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Uganda’s Madhvani Family & GE Partner To Build UK Mini-Nuclear Reactor



The Madhvani family plan to roll out General Electric-Hitachi mini-nuclear reactors in the UK

An Indian family dynasty nicknamed “the Rockefellers of Uganda” have joined forces with General Electric (GE) to propose a series of mini-nuclear reactors in Britain.

The Madhvanis, who trace their history in Uganda back to the 19th century, head a conglomerate spanning sugar farming, steel production, construction, hotels and insurance.

They gained their nickname after becoming one of the most powerful families in Africa, with business interests across the continent.

Madhvani International, the family’s investment company, is now seeking to build a fleet of nuclear small modular reactors (SMRs) in the UK, using technology developed by GE-Hitachi.

Their scheme, known as “Project Quasar”, will aim to demonstrate to other countries “the immense potential” of SMR technology, which Madhvani International then hopes to develop worldwide.

The Madhvanis are proposing to use GE-Hitachi’s BWRX-300 SMRs at their power plants, although sites have not yet been chosen.

Each reactor would be capable of generating up to about 300 megawatts of power and the company wants to deploy its first before the end of this decade.

Mayur Madhvani is the joint managing director of the sprawling conglomerate Madhvani Group

Madhvani International has said it will aim to develop around one gigawatt of capacity in total, suggesting it will build up to four reactors.

Adrian Simper, the Government’s former chief nuclear adviser, who is now working with the Madhvanis, said the UK had been chosen by the company because it was seen as “a gold standard for a nuclear deployment”.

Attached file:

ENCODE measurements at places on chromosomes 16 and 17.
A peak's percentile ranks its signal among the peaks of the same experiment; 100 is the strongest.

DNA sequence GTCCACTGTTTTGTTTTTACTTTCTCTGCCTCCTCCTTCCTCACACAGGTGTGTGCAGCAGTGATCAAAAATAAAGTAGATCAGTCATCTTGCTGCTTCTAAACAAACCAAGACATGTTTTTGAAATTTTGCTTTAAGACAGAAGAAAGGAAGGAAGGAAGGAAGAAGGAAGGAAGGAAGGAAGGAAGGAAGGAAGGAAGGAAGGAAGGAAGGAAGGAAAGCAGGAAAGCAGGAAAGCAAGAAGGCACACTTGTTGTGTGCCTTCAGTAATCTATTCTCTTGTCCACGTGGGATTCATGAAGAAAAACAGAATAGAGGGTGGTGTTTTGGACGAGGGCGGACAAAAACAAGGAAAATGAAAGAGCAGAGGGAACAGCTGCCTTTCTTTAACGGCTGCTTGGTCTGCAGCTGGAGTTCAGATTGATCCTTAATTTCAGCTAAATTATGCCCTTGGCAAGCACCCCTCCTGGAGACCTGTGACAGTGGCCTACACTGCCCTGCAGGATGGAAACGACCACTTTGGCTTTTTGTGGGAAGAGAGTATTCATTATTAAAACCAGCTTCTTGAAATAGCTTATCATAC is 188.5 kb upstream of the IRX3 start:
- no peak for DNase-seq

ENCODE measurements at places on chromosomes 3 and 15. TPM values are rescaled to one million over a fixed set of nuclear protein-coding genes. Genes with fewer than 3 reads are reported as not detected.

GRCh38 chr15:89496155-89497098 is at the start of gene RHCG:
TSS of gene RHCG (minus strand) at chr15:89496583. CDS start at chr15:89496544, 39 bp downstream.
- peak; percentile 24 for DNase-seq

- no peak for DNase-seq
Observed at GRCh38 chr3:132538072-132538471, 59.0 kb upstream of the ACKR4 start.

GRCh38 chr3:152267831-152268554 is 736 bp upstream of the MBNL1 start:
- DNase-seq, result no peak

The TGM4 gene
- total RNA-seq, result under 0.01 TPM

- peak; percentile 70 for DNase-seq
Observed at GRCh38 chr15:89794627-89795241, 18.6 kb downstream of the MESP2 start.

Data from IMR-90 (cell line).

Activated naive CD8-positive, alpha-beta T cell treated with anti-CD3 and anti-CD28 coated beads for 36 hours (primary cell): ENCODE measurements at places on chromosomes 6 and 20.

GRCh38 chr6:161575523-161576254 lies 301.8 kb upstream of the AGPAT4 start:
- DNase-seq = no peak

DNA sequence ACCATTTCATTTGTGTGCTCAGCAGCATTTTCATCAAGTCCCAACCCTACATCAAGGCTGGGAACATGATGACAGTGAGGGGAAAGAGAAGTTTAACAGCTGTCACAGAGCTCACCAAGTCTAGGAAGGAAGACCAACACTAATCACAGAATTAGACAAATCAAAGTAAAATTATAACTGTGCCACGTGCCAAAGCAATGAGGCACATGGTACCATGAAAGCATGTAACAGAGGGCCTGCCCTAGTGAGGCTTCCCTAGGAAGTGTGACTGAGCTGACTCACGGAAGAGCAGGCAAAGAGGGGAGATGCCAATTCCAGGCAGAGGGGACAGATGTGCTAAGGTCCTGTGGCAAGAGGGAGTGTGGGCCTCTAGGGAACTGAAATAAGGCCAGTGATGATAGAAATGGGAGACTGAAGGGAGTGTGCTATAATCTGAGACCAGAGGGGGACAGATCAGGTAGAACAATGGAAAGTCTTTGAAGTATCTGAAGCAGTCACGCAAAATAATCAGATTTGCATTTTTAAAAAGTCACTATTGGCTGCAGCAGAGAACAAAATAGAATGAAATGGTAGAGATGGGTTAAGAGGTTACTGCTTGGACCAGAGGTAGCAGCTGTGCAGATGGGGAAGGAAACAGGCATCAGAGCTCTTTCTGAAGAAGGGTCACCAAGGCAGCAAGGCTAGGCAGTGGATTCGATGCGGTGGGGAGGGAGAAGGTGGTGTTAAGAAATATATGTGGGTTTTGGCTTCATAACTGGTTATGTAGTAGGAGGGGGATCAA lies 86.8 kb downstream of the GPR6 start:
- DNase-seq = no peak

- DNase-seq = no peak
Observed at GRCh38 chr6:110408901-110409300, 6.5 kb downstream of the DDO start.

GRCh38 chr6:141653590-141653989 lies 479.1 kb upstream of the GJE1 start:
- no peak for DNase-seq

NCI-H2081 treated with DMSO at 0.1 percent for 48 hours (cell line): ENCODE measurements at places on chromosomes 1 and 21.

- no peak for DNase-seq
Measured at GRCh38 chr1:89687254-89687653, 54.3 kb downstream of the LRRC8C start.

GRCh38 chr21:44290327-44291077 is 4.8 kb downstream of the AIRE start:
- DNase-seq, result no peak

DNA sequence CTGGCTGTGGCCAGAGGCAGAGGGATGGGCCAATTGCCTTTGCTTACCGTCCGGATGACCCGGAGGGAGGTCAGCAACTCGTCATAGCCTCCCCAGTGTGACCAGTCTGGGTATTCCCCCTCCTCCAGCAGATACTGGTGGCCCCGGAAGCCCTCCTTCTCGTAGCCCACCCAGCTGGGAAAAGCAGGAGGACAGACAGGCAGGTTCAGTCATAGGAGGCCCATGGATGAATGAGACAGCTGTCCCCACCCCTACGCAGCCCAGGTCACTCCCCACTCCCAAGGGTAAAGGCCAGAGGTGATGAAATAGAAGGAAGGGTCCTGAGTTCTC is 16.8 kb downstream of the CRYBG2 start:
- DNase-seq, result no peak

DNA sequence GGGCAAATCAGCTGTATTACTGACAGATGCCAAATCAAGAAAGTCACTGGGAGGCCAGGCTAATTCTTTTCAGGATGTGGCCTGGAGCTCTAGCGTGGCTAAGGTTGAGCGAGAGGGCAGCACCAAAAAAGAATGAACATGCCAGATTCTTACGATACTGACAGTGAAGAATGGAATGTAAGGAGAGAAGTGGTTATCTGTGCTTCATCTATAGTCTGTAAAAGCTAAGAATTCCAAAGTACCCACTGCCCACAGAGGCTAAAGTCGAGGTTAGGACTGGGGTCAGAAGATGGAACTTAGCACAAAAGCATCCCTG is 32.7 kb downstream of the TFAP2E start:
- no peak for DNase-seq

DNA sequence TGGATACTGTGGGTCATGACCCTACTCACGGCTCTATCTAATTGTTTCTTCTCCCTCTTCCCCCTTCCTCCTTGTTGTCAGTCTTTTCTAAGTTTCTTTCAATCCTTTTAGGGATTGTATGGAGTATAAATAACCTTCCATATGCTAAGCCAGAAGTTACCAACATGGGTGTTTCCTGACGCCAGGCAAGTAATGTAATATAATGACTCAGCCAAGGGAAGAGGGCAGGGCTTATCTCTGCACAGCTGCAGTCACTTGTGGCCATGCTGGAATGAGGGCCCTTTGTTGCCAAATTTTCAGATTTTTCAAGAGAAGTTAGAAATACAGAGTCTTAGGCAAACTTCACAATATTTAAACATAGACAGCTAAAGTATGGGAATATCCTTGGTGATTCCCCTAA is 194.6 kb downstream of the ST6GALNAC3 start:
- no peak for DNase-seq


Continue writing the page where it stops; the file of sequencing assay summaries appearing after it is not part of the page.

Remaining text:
He said: “First, the UK is an open market in terms of technology in a way that France, for example, isn’t.

“The second factor is we have a regulatory system that is very highly regarded internationally, so if you can deploy a reactor here you can have confidence you can deploy it anywhere in the world.”

The total size of the proposed investment has not been confirmed yet but Mr Simper added it was certain to be in the “billions of pounds” range.

However, the ability of the company to deploy its power plants quickly will depend on securing regulatory approval, something no company has done with an SMR design to date.

Great British Nuclear (GBN) – a government agency – is running an SMR design competition that will select designs to support with public funding before providing the winners with sites and contracts to build the first reactors.

The outcome of that competition, which GE-Hitachi has been shortlisted in, is expected to be announced before the end of the year.

It has already been delayed multiple times, prompting the boss of Rolls-Royce to warn earlier this year that the change of government in the UK should not be allowed to cause further hold-ups.

The new Labour administration has said it is supportive of SMRs but has not yet confirmed whether it intends to continue with the GBN competition on the same timescales.

Mr Simper urged Sir Keir Starmer’s new Government to give businesses as much clarity as possible on the regulatory process.

The Telegraph

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